Traumatic Brain Injury (TBI) is an injury to the brain caused by physical trauma or external force, e.g. a fall, blow to the head, or car accident.
TBI can happen to anyone, though, in Australia, a disproportionate number of young men are affected. Depending on the location and extent of the damage, people with a TBI may have symptoms of aphasia (including naming and oral expressive language, comprehension, and reading and writing difficulties) or dysarthria. But often they have bigger issues with what are called “cognitive communication tasks”, e.g. tasks involving social communication skills (such as turn taking and maintaining appropriate topics of conversation), insight, attention, memory and reasoning skills.
Each person who has had a TBI has different needs, priorities and goals. Many people need tailored support to go back to work or school and to communicate more effectively with family and friends.
Common communication goals for people recovering from TBI include training in improving their attention, eliminating inappropriate behaviours (such as withholding irrelevant and tangential responses), re-telling cogent narratives and recounts, re-learning functional vocabulary needed for school or work, learning self-monitoring and comprehension strategies and compensatory strategies to manage their long-term impairments (e.g. writing things down to remember them or asking people to repeat instructions).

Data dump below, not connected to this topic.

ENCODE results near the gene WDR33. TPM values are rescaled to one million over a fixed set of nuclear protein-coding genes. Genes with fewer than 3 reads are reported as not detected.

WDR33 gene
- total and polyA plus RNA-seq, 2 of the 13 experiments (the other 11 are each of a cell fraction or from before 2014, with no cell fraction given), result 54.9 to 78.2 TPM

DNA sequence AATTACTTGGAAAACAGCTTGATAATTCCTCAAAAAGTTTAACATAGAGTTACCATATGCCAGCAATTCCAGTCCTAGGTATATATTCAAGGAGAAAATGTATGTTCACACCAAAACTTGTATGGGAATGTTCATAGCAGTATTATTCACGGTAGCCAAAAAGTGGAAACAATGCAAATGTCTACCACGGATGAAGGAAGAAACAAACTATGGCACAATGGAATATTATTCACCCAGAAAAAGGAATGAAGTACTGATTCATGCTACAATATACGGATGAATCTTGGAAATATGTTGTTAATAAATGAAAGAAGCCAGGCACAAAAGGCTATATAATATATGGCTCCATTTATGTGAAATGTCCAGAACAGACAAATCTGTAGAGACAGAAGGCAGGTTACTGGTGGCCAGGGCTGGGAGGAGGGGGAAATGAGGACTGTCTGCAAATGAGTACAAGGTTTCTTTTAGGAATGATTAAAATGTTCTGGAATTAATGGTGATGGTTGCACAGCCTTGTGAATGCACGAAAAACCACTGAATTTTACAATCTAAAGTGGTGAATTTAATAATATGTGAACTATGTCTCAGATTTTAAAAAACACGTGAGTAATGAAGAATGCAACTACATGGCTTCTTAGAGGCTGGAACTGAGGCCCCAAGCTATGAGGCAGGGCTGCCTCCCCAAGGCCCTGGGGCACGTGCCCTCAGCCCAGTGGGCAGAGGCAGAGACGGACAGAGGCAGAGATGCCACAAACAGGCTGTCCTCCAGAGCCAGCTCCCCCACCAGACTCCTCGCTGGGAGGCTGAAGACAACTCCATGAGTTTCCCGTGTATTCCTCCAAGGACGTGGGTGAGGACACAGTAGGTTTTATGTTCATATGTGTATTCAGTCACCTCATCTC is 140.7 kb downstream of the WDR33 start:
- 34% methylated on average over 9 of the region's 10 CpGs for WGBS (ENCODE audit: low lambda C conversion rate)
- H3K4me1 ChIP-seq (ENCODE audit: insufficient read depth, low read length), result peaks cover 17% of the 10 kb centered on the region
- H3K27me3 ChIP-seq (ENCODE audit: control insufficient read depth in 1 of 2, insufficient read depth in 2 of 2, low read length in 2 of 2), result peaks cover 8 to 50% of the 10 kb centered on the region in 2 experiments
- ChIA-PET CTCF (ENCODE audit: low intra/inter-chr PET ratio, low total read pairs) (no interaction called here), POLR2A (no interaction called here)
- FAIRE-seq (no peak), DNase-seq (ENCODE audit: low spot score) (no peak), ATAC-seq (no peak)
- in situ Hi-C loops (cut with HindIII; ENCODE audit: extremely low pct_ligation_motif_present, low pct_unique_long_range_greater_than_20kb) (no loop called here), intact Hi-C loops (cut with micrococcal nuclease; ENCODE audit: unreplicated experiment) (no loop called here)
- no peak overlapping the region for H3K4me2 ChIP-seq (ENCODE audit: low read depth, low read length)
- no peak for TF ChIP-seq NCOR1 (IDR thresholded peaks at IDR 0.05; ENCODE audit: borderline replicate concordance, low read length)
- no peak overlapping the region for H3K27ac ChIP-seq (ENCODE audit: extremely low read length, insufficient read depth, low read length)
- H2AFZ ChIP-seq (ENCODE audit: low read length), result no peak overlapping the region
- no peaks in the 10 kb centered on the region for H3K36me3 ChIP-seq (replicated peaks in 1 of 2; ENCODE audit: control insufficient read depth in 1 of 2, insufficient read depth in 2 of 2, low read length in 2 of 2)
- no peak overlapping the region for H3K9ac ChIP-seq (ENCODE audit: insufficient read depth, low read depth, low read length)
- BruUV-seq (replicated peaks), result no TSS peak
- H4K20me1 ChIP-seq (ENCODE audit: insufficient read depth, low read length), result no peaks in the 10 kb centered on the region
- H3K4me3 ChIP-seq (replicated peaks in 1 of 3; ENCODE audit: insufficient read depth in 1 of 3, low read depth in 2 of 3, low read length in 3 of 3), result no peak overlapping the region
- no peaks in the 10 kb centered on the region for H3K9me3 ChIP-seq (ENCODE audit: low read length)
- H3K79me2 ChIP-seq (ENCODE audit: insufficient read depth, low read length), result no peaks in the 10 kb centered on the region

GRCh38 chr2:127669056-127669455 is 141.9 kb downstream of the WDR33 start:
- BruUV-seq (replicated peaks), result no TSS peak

Family members and friends – and the person who has had a TBI – can benefit from training in strategies to facilitate communication.
- How to assess and treat people for communications problems caused by brain injuries
- How to write for people with acquired language problems (an example)
Hi there, I’m David Kinnane.
Principal Speech Pathologist, Banter Speech & Language
Our talented team of certified practising speech pathologists provide unhurried, personalised and evidence-based speech pathology care to children and adults in the Inner West of Sydney and beyond, both in our clinic and via telehealth.